A German court on Monday sentenced three Syrians to years-long jail terms for belonging to ISIS and forming sleeper cell in Germany to carry out terrorist operations.
The oldest of the accused, identified as 27-year-old Mohamed A., was given the longest sentence of six-and-a-half years by Hamburg’s higher regional court, and his 19- and 20-year-old co-accused, minors at the time of the acts, received prison terms of three and a half years each.
The verdicts were issued after the court found that the three Syrians had infiltrated into Germany in November 2015 with the waves of refugees, following ISIS orders to form a terrorist cell.
ISIS instructed them to form a sleeper cell and await further orders.
To reach Germany, the men traveled via Turkey and Greece -- using the same route as hundreds of thousands of refugees fleeing war-torn Syria at the time.
The accused were given fake passports, cash and mobile phones from ISIS, according to the court, and used the same smuggling network as the assailants who had carried out the ISIS-claimed attacks in Paris in 2015 that left 130 people dead.
There were "many parallels" between the German sleeper cell and the Paris cell, the presiding judge said.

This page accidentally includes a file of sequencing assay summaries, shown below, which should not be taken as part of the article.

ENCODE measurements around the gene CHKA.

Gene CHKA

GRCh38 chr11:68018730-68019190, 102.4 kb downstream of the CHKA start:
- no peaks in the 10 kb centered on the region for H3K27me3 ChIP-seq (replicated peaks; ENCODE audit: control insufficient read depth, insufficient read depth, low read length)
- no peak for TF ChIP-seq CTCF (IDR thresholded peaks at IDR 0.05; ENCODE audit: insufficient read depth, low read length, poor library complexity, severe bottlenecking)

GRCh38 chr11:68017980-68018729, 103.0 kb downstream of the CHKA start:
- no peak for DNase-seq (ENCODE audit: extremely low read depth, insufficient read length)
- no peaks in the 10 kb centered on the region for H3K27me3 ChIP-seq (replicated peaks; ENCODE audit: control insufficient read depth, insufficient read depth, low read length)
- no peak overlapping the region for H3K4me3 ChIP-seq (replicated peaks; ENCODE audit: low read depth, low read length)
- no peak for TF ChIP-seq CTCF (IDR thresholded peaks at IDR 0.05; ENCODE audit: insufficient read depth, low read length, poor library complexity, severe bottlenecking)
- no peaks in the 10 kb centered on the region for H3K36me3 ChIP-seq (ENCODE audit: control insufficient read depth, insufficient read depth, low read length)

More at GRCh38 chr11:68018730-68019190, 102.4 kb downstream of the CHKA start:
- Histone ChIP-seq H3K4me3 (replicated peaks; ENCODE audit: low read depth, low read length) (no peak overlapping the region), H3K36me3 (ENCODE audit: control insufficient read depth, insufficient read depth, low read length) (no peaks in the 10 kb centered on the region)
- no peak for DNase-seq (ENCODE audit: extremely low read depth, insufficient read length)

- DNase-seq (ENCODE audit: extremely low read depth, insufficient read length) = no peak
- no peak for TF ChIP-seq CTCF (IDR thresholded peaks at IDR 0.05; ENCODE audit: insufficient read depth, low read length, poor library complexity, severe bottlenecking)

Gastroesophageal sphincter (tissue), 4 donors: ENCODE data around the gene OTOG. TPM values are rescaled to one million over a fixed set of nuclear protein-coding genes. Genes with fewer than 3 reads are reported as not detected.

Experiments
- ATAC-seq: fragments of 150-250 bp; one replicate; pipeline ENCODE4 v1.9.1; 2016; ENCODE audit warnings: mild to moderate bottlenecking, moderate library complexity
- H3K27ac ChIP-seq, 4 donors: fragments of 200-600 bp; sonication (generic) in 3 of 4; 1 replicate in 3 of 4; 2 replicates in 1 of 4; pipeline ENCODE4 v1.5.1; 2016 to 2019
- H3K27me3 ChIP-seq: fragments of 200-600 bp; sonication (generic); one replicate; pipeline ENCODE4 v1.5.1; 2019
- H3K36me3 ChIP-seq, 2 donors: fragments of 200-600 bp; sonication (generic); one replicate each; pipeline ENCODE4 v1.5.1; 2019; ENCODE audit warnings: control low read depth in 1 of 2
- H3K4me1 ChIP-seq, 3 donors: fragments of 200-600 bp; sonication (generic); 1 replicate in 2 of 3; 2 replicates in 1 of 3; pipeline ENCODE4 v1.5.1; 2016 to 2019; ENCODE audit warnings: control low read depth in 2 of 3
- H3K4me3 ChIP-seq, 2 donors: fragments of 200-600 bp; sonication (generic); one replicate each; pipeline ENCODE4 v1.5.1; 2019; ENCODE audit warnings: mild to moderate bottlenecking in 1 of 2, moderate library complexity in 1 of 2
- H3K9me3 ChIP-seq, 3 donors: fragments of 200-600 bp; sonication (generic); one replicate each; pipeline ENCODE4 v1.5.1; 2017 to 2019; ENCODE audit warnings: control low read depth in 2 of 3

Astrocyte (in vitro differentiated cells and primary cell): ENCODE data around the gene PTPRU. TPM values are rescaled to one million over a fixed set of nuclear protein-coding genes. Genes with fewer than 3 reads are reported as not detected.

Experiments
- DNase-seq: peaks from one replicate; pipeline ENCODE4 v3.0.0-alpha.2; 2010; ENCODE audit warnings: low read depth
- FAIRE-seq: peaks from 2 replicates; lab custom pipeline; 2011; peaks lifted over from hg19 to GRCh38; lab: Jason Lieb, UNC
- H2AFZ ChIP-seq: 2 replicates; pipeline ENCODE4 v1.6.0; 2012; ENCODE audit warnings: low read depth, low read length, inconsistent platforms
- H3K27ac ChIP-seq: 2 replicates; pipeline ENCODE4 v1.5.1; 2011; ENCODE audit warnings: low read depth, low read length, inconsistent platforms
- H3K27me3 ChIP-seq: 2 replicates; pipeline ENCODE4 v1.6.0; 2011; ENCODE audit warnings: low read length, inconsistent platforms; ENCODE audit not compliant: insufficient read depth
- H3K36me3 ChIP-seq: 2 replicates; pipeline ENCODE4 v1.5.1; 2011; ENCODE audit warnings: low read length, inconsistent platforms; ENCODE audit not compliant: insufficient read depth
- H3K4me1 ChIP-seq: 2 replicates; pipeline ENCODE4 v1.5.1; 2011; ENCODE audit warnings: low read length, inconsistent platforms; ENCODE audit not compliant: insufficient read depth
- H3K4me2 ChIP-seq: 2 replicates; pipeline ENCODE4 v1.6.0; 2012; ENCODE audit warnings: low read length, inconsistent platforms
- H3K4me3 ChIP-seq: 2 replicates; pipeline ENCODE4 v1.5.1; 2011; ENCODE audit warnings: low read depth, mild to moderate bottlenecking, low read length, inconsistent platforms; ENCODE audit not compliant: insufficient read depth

While reading the verdicts, the judge stressed the importance of international cooperation against terrorism.
The court also received protocols of telephone conversations between the three defendants from the US Federal Bureau of Investigation (FBI).
"Only through this cooperation was the cell activity highlighted," the judge said.
It is assumed that the Americans handed over to the German side pictures of the three defendants, and that the German authorities identified them as asylum seekers in Germany through the electronic search system for terrorists.
The trial of the three Syrians began on June 13, 2017. The three remained silent until a hearing on February 16 when the oldest surprised the court when he confessed in order to receive a mild sentence.